Perhaps one of the greatest problems in the Church is that we can't get along with each other. In many cases, Christians get so tired of all the flaws of other Christians and the church, whether their local church or the global church, that they refuse to go back into one. They cut themselves off from the One whom Christ calls His beloved. The demons in C.S. Lewis's book "The Screwtape Letters" knew all about this tendency in our human nature.
And their observations are stunning.
In Chapter 2, the elder demon is angered to find that the human target of his clumsy nephew has become a Christian. Without hesitation, the elder demon moves quickly to advise the young demon on how to pull the man back into Satan's household. How? By repulsing the man with the flaws of other Christians:
"One of our great allies at present is the Church itself. Do not misunderstand me. I do not mean the Church as we see her spread but through all time and space and rooted in eternity, terrible as an army with banners. That, I confess, is a spectacle which makes our boldest tempters uneasy. But fortunately it is quite invisible to these humans. All your patient sees is the half-finished, sham Gothic erection on the new building estate. When he goes inside, he sees the local grocer with rather an oily expression on his face bustling up to offer him one shiny little book containing a liturgy which neither of them understands, and one shabby little book containing corrupt texts of a number of religious lyrics, mostly bad, and in very small print."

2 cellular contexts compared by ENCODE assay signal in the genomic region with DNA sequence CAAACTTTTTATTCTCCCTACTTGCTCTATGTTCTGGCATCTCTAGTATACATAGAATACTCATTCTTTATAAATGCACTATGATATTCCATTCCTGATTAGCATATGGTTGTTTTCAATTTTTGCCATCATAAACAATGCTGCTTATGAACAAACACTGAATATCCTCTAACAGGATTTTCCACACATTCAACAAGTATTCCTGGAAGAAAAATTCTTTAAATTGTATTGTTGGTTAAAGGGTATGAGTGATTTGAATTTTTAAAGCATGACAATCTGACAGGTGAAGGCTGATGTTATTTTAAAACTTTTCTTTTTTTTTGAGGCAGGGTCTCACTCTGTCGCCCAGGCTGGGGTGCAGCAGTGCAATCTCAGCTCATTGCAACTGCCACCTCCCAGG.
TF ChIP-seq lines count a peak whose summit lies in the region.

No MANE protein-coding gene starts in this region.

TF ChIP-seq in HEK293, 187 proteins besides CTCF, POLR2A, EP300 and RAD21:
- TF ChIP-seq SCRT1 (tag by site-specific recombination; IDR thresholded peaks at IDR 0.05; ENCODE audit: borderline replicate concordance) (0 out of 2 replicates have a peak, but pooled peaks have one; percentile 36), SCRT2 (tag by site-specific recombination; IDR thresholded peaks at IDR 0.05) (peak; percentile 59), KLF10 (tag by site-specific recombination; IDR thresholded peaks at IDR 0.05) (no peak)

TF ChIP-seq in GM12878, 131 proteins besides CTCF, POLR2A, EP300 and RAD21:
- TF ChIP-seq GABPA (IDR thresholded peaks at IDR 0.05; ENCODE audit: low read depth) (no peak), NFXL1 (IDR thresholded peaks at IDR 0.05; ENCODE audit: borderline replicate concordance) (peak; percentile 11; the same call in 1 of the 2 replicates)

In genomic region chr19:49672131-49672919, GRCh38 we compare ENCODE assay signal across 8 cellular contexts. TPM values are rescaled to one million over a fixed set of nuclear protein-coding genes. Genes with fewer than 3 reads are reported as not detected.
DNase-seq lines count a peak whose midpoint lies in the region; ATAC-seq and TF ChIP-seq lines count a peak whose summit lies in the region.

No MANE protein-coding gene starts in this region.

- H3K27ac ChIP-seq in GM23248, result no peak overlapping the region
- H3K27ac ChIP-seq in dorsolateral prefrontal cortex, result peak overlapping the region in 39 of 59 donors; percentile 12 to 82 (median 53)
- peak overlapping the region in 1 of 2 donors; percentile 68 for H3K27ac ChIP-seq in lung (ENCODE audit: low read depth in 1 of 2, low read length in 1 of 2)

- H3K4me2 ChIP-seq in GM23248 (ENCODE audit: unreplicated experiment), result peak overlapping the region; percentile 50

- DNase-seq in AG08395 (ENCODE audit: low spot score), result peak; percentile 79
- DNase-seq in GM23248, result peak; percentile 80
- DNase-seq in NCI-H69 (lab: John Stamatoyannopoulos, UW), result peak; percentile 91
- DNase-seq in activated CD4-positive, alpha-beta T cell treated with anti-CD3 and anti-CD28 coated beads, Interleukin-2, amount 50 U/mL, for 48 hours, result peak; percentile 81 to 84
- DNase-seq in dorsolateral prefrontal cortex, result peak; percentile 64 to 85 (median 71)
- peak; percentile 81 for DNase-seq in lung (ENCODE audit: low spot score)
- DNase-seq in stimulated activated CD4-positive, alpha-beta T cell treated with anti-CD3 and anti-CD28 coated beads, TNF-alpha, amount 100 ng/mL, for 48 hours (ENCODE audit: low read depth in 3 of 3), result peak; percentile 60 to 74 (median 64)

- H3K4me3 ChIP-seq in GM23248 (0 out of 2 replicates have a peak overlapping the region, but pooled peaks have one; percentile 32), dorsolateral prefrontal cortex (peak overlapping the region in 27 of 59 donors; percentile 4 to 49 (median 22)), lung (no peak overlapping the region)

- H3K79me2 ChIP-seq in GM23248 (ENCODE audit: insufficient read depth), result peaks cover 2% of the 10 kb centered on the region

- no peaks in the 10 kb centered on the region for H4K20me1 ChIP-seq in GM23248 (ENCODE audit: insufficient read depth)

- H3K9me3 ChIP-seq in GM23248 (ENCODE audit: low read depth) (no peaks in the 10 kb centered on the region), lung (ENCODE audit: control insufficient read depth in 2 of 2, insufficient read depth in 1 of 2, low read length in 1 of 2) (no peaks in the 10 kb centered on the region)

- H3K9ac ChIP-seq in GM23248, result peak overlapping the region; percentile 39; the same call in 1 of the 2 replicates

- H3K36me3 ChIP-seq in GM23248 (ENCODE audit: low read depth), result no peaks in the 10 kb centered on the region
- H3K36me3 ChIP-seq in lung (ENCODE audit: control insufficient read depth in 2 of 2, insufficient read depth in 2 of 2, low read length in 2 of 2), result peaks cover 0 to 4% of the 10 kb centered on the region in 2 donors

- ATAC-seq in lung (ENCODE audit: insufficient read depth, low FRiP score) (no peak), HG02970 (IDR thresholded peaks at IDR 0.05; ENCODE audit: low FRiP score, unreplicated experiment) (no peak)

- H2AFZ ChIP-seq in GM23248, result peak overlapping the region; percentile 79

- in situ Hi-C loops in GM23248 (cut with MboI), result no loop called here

Lewis draws two pictures here:
1) the triumphant Church that Christ has labored to build day after day, year after year, for two thousands years since He rose from the dead
and 2) the unattractive, flawed, surface image of the Church, which finds its root in its most basic element: other human beings.
On the surface, the Church is full of unpolished, imperfect people who gather in imperfect church buildings and are not talented in running perfect services that perfectly edify everyone in the room in a perfect way.
Yet, this imperfect day-to-day, mundane, unattractive Church is the foundry where Christ does His most precious work. It is the quarry where He tirelessly mines and shapes His living stones for His Father's temple.
That glorious triumphant Church does indeed exist in every individual Christian in a miniature form -- like a miniaturized scale model of New York City in a snow globe.
But we have to look hard for it -- in others, yes, but also in ourselves. We have to have eyes of the Holy Spirit, not eyes of the flesh. We have to see other people with heavenly thinking, not earthly thinking.
If we see as Jesus sees, we will see the breathtaking sparkle and awe-inspiring glory of His Bride twinkling in the eyes of every genuine Christian who carries the Spirit of Christ within his or her heart.
If we have this vision, stabs of joy will puncture our day-to-day lives on a more consistent basis -- even when we're knee-deep in sorrow and muck -- because we will be seeing Heaven's diamonds hidden and shimmering beneath all the grime of this world.
Lord, give us eyes to see that beauty in each other instead of eyes of criticism, disrespect, and consumer-minded thinking as if the Body of Christ were a consumer good that we could rate on Yelp.